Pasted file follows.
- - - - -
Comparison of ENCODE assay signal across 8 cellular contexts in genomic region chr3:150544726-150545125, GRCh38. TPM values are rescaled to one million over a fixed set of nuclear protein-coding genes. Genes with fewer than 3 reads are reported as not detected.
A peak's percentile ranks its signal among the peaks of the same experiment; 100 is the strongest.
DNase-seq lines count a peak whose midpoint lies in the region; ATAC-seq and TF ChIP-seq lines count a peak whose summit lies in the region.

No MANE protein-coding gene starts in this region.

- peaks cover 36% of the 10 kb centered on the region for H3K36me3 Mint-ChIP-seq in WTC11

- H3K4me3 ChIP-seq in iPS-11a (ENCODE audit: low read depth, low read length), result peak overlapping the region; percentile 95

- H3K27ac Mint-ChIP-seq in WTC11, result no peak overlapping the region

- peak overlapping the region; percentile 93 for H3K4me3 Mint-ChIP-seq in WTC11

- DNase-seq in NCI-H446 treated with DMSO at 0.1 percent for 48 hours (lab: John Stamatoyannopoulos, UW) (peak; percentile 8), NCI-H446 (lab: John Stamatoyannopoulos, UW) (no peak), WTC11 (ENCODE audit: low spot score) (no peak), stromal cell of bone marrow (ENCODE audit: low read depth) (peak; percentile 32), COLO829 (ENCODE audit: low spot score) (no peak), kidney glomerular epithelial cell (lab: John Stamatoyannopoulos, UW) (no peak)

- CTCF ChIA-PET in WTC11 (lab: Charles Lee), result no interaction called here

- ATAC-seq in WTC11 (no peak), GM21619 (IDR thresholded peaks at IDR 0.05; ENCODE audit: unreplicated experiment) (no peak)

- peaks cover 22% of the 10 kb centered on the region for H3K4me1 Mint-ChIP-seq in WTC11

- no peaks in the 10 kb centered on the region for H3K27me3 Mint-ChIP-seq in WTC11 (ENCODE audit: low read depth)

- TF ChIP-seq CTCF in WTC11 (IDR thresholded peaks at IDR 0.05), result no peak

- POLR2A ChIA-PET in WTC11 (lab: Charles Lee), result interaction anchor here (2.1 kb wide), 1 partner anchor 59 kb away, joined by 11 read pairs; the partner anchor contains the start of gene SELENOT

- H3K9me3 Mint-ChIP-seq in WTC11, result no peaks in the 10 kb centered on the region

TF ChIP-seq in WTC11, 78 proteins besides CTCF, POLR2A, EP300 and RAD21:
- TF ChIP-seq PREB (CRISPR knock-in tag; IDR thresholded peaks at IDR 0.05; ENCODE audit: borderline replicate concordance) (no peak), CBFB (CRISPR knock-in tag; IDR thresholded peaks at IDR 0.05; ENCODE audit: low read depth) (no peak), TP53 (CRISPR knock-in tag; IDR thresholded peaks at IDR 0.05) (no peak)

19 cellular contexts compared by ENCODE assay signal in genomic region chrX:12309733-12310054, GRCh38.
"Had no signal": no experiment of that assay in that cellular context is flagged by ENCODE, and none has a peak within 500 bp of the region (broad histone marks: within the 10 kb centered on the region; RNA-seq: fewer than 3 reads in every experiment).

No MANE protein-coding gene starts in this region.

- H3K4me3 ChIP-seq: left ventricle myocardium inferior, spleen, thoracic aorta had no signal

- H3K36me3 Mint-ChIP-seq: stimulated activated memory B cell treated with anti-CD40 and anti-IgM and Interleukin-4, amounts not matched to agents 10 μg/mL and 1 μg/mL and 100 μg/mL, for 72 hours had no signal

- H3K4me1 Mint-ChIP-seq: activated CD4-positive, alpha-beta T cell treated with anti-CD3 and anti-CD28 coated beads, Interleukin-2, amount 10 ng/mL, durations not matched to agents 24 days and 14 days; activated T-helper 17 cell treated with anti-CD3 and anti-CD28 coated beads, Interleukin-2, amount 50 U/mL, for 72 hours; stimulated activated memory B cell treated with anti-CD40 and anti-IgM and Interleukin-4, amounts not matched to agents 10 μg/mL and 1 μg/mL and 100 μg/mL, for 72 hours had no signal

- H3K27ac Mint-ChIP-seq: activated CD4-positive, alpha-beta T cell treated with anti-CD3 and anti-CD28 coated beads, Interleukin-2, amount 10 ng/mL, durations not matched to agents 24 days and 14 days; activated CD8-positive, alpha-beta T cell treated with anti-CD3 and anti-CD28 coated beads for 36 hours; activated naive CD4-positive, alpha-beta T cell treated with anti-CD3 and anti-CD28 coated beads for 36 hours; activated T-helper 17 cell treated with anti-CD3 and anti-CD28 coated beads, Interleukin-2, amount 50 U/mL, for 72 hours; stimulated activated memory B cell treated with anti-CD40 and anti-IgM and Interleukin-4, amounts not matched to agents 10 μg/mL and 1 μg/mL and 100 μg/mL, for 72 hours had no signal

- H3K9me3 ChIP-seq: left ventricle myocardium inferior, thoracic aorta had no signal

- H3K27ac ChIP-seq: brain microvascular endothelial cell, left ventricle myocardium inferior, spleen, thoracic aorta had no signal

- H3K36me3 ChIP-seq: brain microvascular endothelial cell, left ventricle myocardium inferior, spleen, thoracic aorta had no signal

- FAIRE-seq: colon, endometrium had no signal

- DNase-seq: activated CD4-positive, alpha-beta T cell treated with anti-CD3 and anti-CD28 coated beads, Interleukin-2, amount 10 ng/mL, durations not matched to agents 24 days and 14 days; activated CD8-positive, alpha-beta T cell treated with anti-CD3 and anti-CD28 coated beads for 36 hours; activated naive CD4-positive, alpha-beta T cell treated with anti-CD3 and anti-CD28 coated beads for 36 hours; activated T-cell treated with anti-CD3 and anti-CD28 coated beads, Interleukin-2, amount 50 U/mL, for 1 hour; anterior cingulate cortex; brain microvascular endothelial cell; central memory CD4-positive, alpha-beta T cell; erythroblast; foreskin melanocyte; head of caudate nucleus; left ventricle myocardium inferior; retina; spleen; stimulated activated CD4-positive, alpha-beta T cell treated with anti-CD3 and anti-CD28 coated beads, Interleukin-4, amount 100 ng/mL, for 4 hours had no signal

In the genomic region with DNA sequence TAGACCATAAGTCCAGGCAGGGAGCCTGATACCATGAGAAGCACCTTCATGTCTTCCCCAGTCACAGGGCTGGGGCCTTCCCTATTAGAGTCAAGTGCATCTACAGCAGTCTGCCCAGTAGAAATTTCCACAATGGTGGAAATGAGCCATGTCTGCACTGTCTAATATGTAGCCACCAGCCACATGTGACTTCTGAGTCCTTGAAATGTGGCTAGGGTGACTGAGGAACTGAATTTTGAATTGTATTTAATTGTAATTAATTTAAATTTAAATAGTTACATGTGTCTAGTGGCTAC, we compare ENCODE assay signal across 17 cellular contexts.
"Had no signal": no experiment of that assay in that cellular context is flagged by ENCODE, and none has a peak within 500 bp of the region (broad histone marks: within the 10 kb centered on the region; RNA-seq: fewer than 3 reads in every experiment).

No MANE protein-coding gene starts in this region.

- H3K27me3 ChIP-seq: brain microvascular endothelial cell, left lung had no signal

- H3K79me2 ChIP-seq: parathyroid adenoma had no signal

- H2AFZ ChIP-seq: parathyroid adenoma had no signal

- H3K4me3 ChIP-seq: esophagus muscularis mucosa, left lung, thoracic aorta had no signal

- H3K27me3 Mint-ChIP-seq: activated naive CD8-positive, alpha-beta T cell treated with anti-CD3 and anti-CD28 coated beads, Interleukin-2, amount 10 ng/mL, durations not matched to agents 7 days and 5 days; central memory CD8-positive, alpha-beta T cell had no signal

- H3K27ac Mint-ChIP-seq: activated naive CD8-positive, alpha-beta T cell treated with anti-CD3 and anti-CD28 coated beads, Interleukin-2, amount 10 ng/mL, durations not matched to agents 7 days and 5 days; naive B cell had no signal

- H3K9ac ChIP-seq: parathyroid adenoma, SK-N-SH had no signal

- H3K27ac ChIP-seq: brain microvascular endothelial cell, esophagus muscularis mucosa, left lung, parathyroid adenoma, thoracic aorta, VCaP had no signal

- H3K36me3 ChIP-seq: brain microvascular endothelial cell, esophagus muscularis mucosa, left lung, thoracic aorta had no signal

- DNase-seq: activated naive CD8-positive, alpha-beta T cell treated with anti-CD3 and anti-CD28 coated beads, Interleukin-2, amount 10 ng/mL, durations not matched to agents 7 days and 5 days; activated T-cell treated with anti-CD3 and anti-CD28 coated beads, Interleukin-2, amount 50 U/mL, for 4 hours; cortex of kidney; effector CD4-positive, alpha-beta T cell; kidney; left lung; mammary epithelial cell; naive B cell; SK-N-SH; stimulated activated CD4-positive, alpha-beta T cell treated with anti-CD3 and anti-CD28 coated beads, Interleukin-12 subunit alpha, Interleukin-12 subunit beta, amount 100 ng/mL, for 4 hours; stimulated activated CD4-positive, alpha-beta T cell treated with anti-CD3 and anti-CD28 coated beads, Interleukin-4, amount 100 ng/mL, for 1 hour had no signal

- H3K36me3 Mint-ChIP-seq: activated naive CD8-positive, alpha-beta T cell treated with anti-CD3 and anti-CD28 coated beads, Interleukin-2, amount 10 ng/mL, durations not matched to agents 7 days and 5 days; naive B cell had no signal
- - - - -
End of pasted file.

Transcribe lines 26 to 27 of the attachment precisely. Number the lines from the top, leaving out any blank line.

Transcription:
- H3K9me3 ChIP-seq: left ventricle myocardium inferior, thoracic aorta had no signal

- H3K27ac ChIP-seq: brain microvascular endothelial cell, left ventricle myocardium inferior, spleen, thoracic aorta had no signal